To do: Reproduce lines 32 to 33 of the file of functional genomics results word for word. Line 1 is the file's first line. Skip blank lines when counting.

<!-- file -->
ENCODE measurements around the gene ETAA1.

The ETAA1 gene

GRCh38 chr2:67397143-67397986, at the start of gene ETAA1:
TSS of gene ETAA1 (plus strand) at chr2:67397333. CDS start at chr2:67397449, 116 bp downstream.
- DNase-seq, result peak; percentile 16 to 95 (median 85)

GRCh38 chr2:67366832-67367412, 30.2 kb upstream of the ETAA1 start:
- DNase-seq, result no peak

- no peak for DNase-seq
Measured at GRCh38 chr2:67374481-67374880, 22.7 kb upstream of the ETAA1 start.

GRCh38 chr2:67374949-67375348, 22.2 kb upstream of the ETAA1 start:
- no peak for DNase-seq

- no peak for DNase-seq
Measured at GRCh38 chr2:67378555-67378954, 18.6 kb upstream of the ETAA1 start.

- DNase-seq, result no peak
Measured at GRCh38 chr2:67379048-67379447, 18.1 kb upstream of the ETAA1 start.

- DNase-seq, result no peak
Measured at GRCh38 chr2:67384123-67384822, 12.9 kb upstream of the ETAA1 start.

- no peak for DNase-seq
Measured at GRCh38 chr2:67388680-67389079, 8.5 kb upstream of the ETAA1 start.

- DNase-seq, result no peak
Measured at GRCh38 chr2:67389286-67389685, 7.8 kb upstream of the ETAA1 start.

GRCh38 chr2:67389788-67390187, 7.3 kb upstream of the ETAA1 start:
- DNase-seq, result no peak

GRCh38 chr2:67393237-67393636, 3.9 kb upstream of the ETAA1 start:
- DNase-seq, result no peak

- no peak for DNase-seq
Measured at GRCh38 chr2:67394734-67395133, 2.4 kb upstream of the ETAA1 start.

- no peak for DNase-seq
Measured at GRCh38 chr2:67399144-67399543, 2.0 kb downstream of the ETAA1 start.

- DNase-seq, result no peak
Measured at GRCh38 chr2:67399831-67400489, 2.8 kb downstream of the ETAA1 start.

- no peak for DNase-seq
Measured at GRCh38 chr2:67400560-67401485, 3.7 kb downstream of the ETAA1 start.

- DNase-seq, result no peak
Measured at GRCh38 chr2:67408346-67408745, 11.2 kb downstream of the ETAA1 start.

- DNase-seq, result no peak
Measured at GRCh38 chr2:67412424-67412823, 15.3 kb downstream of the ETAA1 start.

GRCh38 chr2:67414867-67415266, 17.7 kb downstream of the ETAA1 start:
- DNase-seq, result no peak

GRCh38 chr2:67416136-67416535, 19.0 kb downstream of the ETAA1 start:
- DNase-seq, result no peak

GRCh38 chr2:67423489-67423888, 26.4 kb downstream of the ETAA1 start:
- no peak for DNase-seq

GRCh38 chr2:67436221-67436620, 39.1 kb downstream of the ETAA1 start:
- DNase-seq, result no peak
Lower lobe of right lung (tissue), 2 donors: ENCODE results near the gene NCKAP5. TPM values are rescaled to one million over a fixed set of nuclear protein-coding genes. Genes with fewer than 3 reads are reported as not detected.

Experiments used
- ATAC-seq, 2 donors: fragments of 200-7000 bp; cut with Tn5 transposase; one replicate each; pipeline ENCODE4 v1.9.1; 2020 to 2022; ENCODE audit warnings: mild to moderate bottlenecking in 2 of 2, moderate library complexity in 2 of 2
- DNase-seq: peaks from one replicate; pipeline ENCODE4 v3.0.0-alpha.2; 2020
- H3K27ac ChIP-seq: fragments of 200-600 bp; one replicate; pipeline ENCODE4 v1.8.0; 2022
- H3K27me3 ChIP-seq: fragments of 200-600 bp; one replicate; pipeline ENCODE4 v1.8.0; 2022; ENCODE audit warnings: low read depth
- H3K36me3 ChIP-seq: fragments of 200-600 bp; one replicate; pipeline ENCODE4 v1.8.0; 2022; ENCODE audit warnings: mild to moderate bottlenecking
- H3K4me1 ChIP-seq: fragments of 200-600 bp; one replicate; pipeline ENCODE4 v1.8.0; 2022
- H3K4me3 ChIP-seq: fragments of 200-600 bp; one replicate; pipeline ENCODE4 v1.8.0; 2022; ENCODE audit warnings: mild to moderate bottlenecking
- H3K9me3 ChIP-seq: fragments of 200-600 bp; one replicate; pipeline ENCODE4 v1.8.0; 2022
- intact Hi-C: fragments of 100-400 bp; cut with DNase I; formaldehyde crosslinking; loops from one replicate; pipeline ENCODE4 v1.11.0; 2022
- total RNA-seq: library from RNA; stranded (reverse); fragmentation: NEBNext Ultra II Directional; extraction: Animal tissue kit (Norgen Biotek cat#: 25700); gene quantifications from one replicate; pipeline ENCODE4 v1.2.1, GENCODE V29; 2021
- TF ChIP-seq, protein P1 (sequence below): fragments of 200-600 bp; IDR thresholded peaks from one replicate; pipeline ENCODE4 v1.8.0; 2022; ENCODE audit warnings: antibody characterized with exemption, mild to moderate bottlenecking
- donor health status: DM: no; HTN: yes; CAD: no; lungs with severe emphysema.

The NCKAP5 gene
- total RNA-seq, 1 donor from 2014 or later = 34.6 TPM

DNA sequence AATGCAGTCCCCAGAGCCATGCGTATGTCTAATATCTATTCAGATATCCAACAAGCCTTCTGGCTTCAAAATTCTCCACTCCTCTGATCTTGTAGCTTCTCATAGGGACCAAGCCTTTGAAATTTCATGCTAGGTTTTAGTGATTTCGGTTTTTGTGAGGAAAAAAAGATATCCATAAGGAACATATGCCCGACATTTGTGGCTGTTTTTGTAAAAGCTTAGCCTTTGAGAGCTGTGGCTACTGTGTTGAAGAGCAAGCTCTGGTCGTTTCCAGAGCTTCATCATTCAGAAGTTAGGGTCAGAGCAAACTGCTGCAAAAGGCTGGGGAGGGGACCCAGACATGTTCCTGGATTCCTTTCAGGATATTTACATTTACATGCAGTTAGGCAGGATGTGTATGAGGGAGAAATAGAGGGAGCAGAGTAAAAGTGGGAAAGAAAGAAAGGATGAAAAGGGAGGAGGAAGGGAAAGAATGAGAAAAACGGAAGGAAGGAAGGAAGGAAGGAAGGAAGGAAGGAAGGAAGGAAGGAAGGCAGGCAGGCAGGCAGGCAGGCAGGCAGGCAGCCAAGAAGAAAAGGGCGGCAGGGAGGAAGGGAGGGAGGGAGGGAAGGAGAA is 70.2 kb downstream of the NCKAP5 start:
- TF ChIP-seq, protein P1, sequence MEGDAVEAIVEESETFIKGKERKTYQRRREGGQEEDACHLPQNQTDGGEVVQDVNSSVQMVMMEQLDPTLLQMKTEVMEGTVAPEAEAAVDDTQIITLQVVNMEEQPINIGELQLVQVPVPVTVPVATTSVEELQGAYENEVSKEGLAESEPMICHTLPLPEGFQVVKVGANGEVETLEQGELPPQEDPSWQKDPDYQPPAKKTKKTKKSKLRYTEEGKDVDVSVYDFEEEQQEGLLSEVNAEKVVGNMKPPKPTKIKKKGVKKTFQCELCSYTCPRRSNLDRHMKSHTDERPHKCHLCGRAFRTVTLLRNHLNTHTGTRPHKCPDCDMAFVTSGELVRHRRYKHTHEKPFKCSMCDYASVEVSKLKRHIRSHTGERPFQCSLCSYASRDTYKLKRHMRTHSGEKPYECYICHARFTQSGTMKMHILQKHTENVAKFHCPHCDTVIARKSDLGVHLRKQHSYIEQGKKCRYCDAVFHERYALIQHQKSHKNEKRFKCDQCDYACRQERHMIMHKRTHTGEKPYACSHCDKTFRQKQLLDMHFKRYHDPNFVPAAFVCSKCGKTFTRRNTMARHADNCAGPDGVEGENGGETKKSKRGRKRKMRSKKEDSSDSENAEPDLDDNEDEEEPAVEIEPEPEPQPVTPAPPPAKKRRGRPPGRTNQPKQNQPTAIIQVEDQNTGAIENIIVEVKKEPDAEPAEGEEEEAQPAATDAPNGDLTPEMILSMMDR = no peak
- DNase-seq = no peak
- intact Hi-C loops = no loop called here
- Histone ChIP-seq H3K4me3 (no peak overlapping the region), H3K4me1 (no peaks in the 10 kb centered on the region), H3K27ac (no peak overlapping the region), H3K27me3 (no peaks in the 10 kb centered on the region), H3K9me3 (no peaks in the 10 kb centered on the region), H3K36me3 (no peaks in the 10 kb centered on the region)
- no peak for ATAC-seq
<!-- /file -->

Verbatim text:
- no peak for DNase-seq
Measured at GRCh38 chr2:67400560-67401485, 3.7 kb downstream of the ETAA1 start.